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Kent Hagan likes the fact that his business, Toyota of North Hollywood, is visible from the Ventura (134) Freeway. It’s the cranes, dust and debris engulfing his car dealership that drive him crazy.

“That great big crane turns it invisible,” said Hagan. “(Business) would be much, much better if construction was not there.”

Hagan is not alone in his assessment.

Since Metro Rail construction began down a stretch of Lankershim Boulevard in March 1994, North Hollywood businesses have been plagued with construction-related problems. And relief isn’t quite in sight the work is scheduled to run through the year 2000.

Metropolitan Transportation Authority officials say they are aware of the problems and have spent about $450,000 on newspaper advertising, roadway banner displays, new signs, grants and other aid intended to help businesses cope with construction.

But MTA officials acknowledge that relief is often slow in coming because of the approval process set up by the agency.

“(The mitigation) agency is new…but we’re learning and getting a little better,” said Steve Pippen, public affairs officer for the North Hollywood Metro Rail project.

“For a merchant who wants something right now, I could understand their frustration, ” Pippen said.

Business owners say the assistance has fallen far short of the need. “All I know is when I ask for something it takes months,” said Brian Sheehan, who owns the Eclectic Cafe at 5156 Lankershim Blvd. “It’s a joke.”

Sheehan said he inquired about getting grant money, but backed away after learning of the long waits. He ultimately sought assistance from the Valley Economic Development Center, which helped him get a $110,000 loan.

“It’s a crime that they make us go through this process,” said Sheehan. “Why should we have to borrow money for damages they’ve caused?”

Meantime, he said the continued dust, debris and street closures related to the tunneling have caused some of his patrons to go elsewhere.

Hagan was hit with a double whammy by Metro Rail construction he also owns Midway Ford on Vermont Avenue, which has been disrupted by construction along the Hollywood leg of Metro Rail.

Hagan said he was forced to close down his Mazda of North Hollywood dealership on Lankershim Boulevard last year, and convert it to a used car lot after the MTA installed a crane in front of the property.

“To produce revenue I made the (former Mazda store) a function of my Toyota store,” said Hagan, by stocking it with Toyota used cars.

Mazdas industrywide have not been selling nearly as well as Toyotas, said Hagan, and the freeway-visible Toyota sign for Hagen’s new-car lot now serves double duty by drawing customers to his used-car Toyota lot as well.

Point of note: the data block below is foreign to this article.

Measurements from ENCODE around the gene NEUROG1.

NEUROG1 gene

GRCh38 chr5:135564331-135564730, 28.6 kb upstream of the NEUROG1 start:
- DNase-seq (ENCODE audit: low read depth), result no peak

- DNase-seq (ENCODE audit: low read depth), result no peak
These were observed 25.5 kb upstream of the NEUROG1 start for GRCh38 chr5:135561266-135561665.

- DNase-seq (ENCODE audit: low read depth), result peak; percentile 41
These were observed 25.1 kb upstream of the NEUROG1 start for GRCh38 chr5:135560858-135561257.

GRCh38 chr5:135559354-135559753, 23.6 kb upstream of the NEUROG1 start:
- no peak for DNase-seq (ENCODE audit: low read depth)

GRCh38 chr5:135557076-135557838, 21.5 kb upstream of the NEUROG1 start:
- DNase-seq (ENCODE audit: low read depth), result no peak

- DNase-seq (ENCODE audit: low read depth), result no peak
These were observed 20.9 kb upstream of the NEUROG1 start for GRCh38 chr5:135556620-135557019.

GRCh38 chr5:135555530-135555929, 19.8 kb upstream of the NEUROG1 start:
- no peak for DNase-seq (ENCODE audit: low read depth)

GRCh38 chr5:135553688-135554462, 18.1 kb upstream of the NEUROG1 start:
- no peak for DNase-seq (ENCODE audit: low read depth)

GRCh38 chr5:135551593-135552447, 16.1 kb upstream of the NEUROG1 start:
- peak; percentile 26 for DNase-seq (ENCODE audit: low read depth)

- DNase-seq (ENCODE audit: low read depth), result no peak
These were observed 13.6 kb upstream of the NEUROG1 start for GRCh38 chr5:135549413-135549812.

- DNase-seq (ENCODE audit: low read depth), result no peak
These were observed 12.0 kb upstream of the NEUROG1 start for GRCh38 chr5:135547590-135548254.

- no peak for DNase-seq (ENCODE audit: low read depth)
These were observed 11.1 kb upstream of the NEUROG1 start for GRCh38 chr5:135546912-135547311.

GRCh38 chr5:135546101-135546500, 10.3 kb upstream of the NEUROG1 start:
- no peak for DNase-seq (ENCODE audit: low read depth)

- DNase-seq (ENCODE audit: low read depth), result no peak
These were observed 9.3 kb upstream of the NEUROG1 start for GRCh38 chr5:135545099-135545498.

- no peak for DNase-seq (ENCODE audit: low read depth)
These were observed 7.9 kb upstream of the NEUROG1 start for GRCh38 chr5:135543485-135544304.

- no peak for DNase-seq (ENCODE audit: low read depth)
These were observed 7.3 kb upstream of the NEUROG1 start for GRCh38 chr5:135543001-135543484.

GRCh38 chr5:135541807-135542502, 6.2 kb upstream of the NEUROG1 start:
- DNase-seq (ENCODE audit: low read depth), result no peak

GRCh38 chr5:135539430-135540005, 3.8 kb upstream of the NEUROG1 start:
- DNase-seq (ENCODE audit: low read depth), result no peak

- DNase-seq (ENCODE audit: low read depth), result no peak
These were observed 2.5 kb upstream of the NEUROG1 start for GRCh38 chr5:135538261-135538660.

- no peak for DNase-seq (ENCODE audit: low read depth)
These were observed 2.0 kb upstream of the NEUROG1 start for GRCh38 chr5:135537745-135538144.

With the subway construction, his former Mazda dealership’s revenue had “dropped to nothing,” he said.

“There were days without seeing one customer in parts, services and sales.” said Hagan. “People were quitting. They had families to support.”

His former business went from bringing in $40,000 in monthly profits to losing $30,000 a month.

Hagan also said he had to let go of more than 40 employees, including salespeople, mechanics and customer service personnel.

And the big construction crane remains. “It’s brutal in front of that Toyota store,” said Bob Bruncati, who owns the Metro Ford dealership down the street.

The travails of North Hollywood businesses are similar to those suffered by businesses in downtown L.A. and Hollywood as subway construction tore up those communities in years past.

Pippen said the MTA recently hired another person to work with him in North Hollywood to help merchants deal with the problems of Metro Rail construction.

The MTA’s response comes after some 1,200 local businesses and property owners filed multiple lawsuits. In early 1996, 28 of those cases were consolidated into a single $2 billion class action suit.

The suit asserts that Metro Rail construction has damaged buildings, cracked sidewalks and destroyed profits by obstructing businesses from potential customers’ view, making accessibility difficult by blocking off streets, and making the general area customer-unfriendly with huge dust clouds and noise.

James Cragin, an MTA board member, said a number of cases are legitimate but that in some cases, damage was caused by the Northridge quake and not subway construction.

“Some people deny that and say their damage was caused by (construction),” said Cragin. “We know better.”

Bruncati of Metro Ford said all he can do now is borrow more money to stay in business. “We’re tied to leases, we can’t just walk away.”

Bruncati says his dealership, which made a profit of $300,000 last year, is nowhere near its earning capacity.

“After 17 years of being a dealer, to have to just sit back with my hands tied behind my back and not be able to help my business is terrible,” said Bruncati. “You can’t fight City Hall.”

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